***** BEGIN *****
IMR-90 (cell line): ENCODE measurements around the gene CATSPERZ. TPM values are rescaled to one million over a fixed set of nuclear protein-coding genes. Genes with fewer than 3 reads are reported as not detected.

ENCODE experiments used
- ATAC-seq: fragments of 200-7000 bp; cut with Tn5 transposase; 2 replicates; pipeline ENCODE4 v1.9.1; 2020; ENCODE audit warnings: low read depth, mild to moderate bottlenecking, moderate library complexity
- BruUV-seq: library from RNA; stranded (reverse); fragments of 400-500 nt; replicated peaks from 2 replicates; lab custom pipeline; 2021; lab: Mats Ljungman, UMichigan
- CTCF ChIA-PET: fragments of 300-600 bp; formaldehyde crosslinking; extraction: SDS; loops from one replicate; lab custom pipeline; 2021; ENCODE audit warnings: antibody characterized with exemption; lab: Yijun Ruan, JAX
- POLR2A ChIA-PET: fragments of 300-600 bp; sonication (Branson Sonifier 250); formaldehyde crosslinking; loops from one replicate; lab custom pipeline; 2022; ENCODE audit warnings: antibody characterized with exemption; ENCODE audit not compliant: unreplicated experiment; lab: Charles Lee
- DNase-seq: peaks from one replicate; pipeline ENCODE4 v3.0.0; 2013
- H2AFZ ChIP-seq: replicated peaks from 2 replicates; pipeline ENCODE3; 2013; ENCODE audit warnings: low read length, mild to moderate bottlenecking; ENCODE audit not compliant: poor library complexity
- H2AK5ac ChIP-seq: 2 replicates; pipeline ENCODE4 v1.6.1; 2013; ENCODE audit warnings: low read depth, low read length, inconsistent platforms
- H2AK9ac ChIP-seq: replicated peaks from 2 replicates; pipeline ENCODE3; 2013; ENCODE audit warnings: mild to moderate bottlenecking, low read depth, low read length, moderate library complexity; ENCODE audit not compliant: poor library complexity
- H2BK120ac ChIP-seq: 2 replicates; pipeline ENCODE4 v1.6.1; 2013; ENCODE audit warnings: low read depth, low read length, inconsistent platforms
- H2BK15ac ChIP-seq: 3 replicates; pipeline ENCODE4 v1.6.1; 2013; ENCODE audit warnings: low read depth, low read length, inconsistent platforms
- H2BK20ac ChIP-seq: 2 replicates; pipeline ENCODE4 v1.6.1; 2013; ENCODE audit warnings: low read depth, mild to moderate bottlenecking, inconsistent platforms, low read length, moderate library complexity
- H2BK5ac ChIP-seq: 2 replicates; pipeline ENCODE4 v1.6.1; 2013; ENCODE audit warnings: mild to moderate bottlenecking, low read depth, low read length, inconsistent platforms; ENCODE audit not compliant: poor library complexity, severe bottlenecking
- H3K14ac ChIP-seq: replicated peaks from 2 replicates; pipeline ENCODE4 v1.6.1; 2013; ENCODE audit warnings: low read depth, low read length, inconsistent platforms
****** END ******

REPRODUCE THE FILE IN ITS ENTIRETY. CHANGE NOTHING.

IMR-90 (cell line): ENCODE measurements around the gene CATSPERZ. TPM values are rescaled to one million over a fixed set of nuclear protein-coding genes. Genes with fewer than 3 reads are reported as not detected.

ENCODE experiments used
- ATAC-seq: fragments of 200-7000 bp; cut with Tn5 transposase; 2 replicates; pipeline ENCODE4 v1.9.1; 2020; ENCODE audit warnings: low read depth, mild to moderate bottlenecking, moderate library complexity
- BruUV-seq: library from RNA; stranded (reverse); fragments of 400-500 nt; replicated peaks from 2 replicates; lab custom pipeline; 2021; lab: Mats Ljungman, UMichigan
- CTCF ChIA-PET: fragments of 300-600 bp; formaldehyde crosslinking; extraction: SDS; loops from one replicate; lab custom pipeline; 2021; ENCODE audit warnings: antibody characterized with exemption; lab: Yijun Ruan, JAX
- POLR2A ChIA-PET: fragments of 300-600 bp; sonication (Branson Sonifier 250); formaldehyde crosslinking; loops from one replicate; lab custom pipeline; 2022; ENCODE audit warnings: antibody characterized with exemption; ENCODE audit not compliant: unreplicated experiment; lab: Charles Lee
- DNase-seq: peaks from one replicate; pipeline ENCODE4 v3.0.0; 2013
- H2AFZ ChIP-seq: replicated peaks from 2 replicates; pipeline ENCODE3; 2013; ENCODE audit warnings: low read length, mild to moderate bottlenecking; ENCODE audit not compliant: poor library complexity
- H2AK5ac ChIP-seq: 2 replicates; pipeline ENCODE4 v1.6.1; 2013; ENCODE audit warnings: low read depth, low read length, inconsistent platforms
- H2AK9ac ChIP-seq: replicated peaks from 2 replicates; pipeline ENCODE3; 2013; ENCODE audit warnings: mild to moderate bottlenecking, low read depth, low read length, moderate library complexity; ENCODE audit not compliant: poor library complexity
- H2BK120ac ChIP-seq: 2 replicates; pipeline ENCODE4 v1.6.1; 2013; ENCODE audit warnings: low read depth, low read length, inconsistent platforms
- H2BK15ac ChIP-seq: 3 replicates; pipeline ENCODE4 v1.6.1; 2013; ENCODE audit warnings: low read depth, low read length, inconsistent platforms
- H2BK20ac ChIP-seq: 2 replicates; pipeline ENCODE4 v1.6.1; 2013; ENCODE audit warnings: low read depth, mild to moderate bottlenecking, inconsistent platforms, low read length, moderate library complexity
- H2BK5ac ChIP-seq: 2 replicates; pipeline ENCODE4 v1.6.1; 2013; ENCODE audit warnings: mild to moderate bottlenecking, low read depth, low read length, inconsistent platforms; ENCODE audit not compliant: poor library complexity, severe bottlenecking
- H3K14ac ChIP-seq: replicated peaks from 2 replicates; pipeline ENCODE4 v1.6.1; 2013; ENCODE audit warnings: low read depth, low read length, inconsistent platforms